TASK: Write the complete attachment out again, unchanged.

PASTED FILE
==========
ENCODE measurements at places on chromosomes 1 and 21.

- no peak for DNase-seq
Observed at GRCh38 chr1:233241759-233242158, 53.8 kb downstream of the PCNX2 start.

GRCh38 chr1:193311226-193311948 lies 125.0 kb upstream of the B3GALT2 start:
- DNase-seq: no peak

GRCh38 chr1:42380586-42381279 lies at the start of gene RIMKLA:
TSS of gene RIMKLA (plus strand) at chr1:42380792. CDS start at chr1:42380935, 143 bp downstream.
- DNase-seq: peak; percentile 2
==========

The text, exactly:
ENCODE measurements at places on chromosomes 1 and 21.

- no peak for DNase-seq
Observed at GRCh38 chr1:233241759-233242158, 53.8 kb downstream of the PCNX2 start.

GRCh38 chr1:193311226-193311948 lies 125.0 kb upstream of the B3GALT2 start:
- DNase-seq: no peak

GRCh38 chr1:42380586-42381279 lies at the start of gene RIMKLA:
TSS of gene RIMKLA (plus strand) at chr1:42380792. CDS start at chr1:42380935, 143 bp downstream.
- DNase-seq: peak; percentile 2